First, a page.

Bill would bar federal pension to convicted child predators

Convicted sex offender Stanley Weber was still getting pension in 2019 and was eligible to receive $1.8 million

After pediatrician Stanley Weber was convicted for sex crimes against children on Native American reservations, he still went on to collect $180,000 from taxpayers until late last year when the federal government finally revoked his pension after a lengthy review process.  

Sen. Steve Daines, R-Mt., wants to ensure this doesn’t happen again and on Monday re-introduced the Denying Pensions to Convicted Child Molesters Act. The bluntly titled bill would automatically stop, upon conviction, tax dollars from going to pay for the retirement of child predators who worked for the federal government.

"Child molesters commit one of the most disgusting crimes imaginable against innocent children," Daines told FOX Business in a statement. "But as we saw with the case of Stanley Weber, despite being convicted of this horrendous crime, he was still able to collect a taxpayer-funded government pension for years. We cannot allow that to happen again. Anyone convicted of being a child molester has forfeited their right to a taxpayer-funded pension." 

Daines previously introduced the bill in May 2019 and again in September 2020 at a time when Weber was still collecting the pension. Each time it was stalled in the Senate Homeland Security and Government Affairs Committee.  


Daines also urged the Department of Health and Human Services in a March 2019 letter to revoke Weber’s pension. This will be the first time the bill gets introduced since the federal government revoked Weber’s pension and since the Indian Health Service issued its final report on the matter. 

Sen. Steve Daines, R-Mont., speaks during a Senate Finance Committee hearing for Janet Yellen, President-elect Biden's nominee for treasury secretary, in Washington, D.C., Jan. 19, 2021. (Anna Moneymaker/Pool via REUTERS/File Photo) (Reuters)

Weber was convicted in September 2018 in a Montana court for his crimes at a reservation abusing male children while working for the Indian Health Service. The Public Health Service Commissioned Corps did not revoke his $98,285.64 annual pension until November 2020.  

The Wall Street Journal first reported in 2019 Weber was still getting the pension and was eligible to receive $1.8 million for his 18-year, four-month sentence.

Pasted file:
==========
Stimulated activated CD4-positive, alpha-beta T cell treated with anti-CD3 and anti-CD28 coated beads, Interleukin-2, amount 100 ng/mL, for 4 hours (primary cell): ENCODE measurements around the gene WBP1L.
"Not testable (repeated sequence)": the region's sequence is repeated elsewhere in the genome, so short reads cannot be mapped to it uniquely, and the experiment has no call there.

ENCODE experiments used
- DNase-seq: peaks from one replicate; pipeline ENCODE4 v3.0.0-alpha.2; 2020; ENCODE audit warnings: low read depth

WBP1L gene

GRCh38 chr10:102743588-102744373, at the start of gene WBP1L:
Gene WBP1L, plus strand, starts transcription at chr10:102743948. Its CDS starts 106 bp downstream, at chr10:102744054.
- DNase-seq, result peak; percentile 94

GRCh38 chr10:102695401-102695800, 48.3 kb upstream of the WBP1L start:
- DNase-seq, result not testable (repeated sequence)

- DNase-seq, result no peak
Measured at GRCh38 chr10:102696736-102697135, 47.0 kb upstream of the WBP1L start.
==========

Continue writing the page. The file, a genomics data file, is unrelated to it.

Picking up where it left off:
Webber was convicted again in January 2020 in a South Dakota trial on similar charges and sentenced to five life prison terms. 

"Unlike the Armed Services, the USPHS Commissioned Corps does not have UCMJ (Uniform Code of Military Justice) authority over its officers," a Public Health Service Commissioned Corps spokesperson told Fox News in an email. "It does however have a Board of Inquiry (BOI) process whereby it addresses characterization of service and involuntary separation. Commissioned Corps Directive 111.02, 6-6.e.(2)(d)(ii)(IV), allows the USPHS Commissioned Corps to dismiss an officer for conduct for which the officer was convicted and served at least 180 days of confinement.  CAPT Weber’s BOI considered conduct, which occurred on active duty, but which was not discovered until after he retired.  As such, Stanley Patrick Weber no longer receives retirement pay from the USPHS Commissioned Corps." 


Last year, the Indian Health Service issued a 160-page review by outside firm Integritas Creative Solutions that recounted how the agency transferred Weber to different reservations after allegations of abuse.  

The report found lapses by the agency allowed the doctor to abuse young Native American boys at multiple other locations. The report cited leadership failures and refusal to take responsibility; and failure to do internal investigations of credible abuse allegations. It called the case "a cautionary precedent – the IHS failed to remove an employee credibly suspected of sexual abuse throughout a decades-long career." 

Weber was part of the federal workforce for 30 years before retiring in 2011 but continued doing work for the Indian Health Service until 2016, the Journal reported.  

A spokesperson from the Office of Personnel Management did not respond to phone and email inquiries for this story regarding procedures for revoking federal pensions.  

At least three other laws exist to deny federal employees pension, according to the Office of Personnel Management, which oversees the federal workforce.  


The 1954 Hiss Act, named for Alger Hiss, prevents someone from being paid an annuity upon being convicted of certain national security crimes. These criminal offenses include treason, espionage, delivering defense information to aid a foreign government, sabotage and similar offenses. Hiss was convicted of perjury in an espionage investigation. In 1996, Congress amended the Hiss Act to allow payment to spouses that fully cooperated with federal authorities in the criminal investigation and prosecution of the convicted federal employee.  

Under the 2007 Honest Leadership and Open Government Act, members of Congress may lose retirement benefits if convicted of bribery, acting as an agent of a foreign principal, wire fraud, racketeering and other corrupt activities.  

The 2017 VA Accountability and Whistleblower Protection Act made employees of the Department of Veterans Affairs more accountable and gave the VA secretary discretion to eliminate retirement benefits for employees removed for misconduct or job performance.